Fallout has a triple plot thread with interconnected stories. It starts with Finbar McGrail, the District Commander in Auckland who is on the verge of retirement. His first murder case in 1987 is still unsolved and he recently had a new lead. He asks Ihaka to look into it and see if he can find who murdered Polly Stenson at the posh Barton party in 1987.

Meanwhile, Ihaka’s former colleague Van Roon is hired as a non-licensed investigator to find Eddie Brightside. This man has been hiding abroad for years and he was seen in New Zealand.

On the side, Miriam Lovell, Ikaka’s ex-lover, contacts him regarding his father’s death, some twenty years ago. Lovell is writing her PhD thesis about work unions in New Zealand and as Ikaha’s father was a well-known unionist, she comes across breaking news: Jimmy Ihaka might not have died of a heart attack but could have been murdered. Ihaka decides to investigate his father’s death.

I loved Fallout as much as I loved Death on Demand. Ihaka is an incredible character. He’s a maverick police officer with a code of conduct of his own. He’s loud, crude but loyal. He’s either respected or despised and he’s not good with precinct politics. This is Ihaka, assessing a witness.

Gentle, thought Ihaka; sensitive; arty. Probably plays the guitar and writes songs about how hard it is being gentle, sensitive and arty in this fucked-up world.

Political correctness is not Ihaka’s strong suit and that’s why I enjoyed my time with him.

Fallout is a tour de force. I never felt lost between the three investigations, mixing up characters or stories. It was perfectly orchestrated, a fine-tuned mix of standard crime, personal matters and political issues as it branches out on the topic of New Zealand anti-nuclear stance in the 1980s. Fascinating stuff.

Excellent book: highly recommended.

So, that was my month of August with crime fiction. All in all, it was a good pick of books, various places and well-drawn characters and plots. I’m looking forward to reading more by Deon Meyer, so don’t hesitate to leave recommendations in the comments below.

All these books belong to my 20 Books of Summer challenge.

PS : Fallout is published by an indie publisher, Bitter Lemon Press, their books are available online and well, the more books they sell, the more chances we have that they bring us great crime fiction books.

A Walk in the Woods by Bill Bryson – not enough

July 2, 2022 21 comments

A Walk in the Woods by Bill Bryson (1997) French title: Promenons-nous dans les bois. Translated by Karine Chaunac.

After a few of very busy weeks and weekends, I’m back! I kept on reading, so expect a burst of billets. Let’s start with 20 Books of Summer #1, A Walk in the Woods by Bill Bryson.

In 1996, Bill Bryson moves back from England to America and settles in New Hampshire with his family. He’s near the Appalachian Trail (AT) and decides that he wants to hike this mythic trail. He starts his journey in Georgia with his old friend Stephen Katz. Both are rather inexperienced hikers, no athletes –Katz is overweight and a recovering alcoholic— and not fully prepared for their travels.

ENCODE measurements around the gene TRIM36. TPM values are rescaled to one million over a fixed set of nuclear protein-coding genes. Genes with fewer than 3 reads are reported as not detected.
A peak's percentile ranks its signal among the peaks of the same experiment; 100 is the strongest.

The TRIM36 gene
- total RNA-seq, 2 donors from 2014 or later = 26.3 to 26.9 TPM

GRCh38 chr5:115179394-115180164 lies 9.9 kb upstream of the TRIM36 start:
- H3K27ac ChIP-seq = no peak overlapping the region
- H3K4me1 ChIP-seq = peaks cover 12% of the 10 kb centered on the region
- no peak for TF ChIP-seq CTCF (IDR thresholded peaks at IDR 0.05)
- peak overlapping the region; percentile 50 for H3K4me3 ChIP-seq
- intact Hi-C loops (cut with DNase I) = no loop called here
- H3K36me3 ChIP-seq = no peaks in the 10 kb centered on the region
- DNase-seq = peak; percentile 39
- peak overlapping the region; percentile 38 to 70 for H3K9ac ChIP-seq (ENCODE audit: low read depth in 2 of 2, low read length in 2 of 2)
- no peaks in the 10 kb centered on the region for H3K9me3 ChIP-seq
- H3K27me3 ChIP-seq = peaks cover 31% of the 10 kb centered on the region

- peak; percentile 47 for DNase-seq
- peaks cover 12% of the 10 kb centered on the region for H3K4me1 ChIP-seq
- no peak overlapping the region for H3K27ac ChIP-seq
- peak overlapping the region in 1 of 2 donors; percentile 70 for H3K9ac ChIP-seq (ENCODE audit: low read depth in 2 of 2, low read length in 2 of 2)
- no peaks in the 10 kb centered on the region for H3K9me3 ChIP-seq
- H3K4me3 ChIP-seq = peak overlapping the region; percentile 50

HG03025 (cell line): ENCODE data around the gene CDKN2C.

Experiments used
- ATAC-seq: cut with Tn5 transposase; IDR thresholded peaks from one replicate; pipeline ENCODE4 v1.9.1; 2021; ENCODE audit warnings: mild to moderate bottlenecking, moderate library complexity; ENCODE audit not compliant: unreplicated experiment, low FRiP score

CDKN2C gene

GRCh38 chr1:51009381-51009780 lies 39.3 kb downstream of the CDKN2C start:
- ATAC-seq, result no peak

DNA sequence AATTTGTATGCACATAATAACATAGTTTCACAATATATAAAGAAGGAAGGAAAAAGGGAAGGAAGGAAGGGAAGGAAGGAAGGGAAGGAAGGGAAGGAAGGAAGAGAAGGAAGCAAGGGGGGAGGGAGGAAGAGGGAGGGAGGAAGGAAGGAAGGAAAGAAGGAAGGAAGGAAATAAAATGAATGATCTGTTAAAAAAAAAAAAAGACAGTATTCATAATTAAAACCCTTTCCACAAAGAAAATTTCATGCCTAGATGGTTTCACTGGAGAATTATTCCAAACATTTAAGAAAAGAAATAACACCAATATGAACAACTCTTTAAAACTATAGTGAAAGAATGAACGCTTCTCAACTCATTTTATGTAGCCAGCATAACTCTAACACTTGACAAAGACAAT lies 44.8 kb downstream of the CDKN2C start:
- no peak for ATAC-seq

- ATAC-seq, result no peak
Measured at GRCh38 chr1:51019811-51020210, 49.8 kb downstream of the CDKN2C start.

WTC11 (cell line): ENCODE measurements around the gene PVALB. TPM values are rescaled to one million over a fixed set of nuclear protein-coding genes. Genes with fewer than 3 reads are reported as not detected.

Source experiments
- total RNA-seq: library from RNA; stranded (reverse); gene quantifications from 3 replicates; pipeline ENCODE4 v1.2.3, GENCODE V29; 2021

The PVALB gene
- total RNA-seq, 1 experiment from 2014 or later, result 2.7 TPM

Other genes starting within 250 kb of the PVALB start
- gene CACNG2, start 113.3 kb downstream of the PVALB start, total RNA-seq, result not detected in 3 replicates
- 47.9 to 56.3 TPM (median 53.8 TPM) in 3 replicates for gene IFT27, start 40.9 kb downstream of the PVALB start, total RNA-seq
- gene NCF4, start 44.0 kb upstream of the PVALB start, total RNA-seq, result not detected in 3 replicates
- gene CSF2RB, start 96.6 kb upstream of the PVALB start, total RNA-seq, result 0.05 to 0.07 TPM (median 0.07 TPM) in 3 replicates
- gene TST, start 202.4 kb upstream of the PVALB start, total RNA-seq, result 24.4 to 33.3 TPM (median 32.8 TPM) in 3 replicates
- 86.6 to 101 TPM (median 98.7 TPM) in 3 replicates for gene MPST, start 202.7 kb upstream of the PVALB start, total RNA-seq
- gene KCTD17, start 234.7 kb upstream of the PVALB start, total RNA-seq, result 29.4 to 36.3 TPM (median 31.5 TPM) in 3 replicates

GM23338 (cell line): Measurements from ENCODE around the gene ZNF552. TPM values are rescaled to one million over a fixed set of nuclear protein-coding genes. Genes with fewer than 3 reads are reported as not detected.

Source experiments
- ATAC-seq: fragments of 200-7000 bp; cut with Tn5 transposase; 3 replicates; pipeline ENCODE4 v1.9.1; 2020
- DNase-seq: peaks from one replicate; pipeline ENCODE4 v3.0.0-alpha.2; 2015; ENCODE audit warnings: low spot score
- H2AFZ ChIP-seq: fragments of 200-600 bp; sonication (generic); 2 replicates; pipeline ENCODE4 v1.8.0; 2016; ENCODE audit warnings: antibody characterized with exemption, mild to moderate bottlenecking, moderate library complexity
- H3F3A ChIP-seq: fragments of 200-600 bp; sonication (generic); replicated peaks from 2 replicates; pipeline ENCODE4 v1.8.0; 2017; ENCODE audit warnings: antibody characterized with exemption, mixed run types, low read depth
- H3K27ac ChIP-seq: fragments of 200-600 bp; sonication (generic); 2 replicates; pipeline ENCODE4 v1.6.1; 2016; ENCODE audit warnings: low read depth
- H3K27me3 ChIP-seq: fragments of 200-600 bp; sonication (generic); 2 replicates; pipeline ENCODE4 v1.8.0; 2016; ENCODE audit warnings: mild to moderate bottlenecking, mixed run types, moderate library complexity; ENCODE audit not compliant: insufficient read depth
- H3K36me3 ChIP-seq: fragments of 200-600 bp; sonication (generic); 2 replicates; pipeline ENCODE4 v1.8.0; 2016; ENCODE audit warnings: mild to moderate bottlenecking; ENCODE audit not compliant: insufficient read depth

The book is a mix of chapters between their walking, their progression on the trail and how things go.

They’ll hike 870 miles before abandoning their project and it represents around 40% of the entire trail. Chapters alternate between Bryson and Katz’s adventures and facts about the AT, the mountains and the places they go to or through.

It’s readable, informative but quite superficial. In my opinion, Bryson was a bit condescending at times and lacked of self-deprecating humor. He wasn’t always kind to Katz and I found that a bit jarring.

They engage into a project that consists in hiking a long and tough trail for which they are unfit. Unless Bryson downplays his fitness for the sake of the narration. They aren’t trained for that but go for it anyway. I’m torn between awe (How gutsy!) and consternation (How imprudent!)

Each time they are out of the trail, they rush to fast food restaurants to gorge on soda, hamburgers, pies and other junk food. That’s so far away from a usual hiker’s way of life that I didn’t know what to think about this. Typically American? I can’t imagine reading about someone walking the Camino de Santiago and stopping at McDonald’s at any opportunity. Maybe I read too many nature writing books.

A Walk in the Woods was published in 1997 and felt quite dated sometimes. Obviously, there’s the technology part: they do it without GPS or cell phones and the maps they have aren’t always as useful as they should be.

But it is also a book of its time. It was written before climate change really became a hot topic and the awareness about nature wasn’t as important as it is now. Bryson gives information about the trail, the places they go through and describes the landscape but not with the reverence and gratefulness I expected from my 2022 perspective. Again, maybe I read too much nature writing.

But in the last 25 years, at least in France, hiking has developed tremendously. According to a survey ordered by the FFRandonnée (French Federation of Hiking), in 2021, 56% of French people had done at least one hike in the last twelve months. It has become a widespread hobby for people who want to find some quiet time in nature. It’s also linked to a trend to put our foot on the brake of our frantic consumer life. I didn’t find this in Bryson’s book, mostly because it was written in 1997 and we’ve changed since then.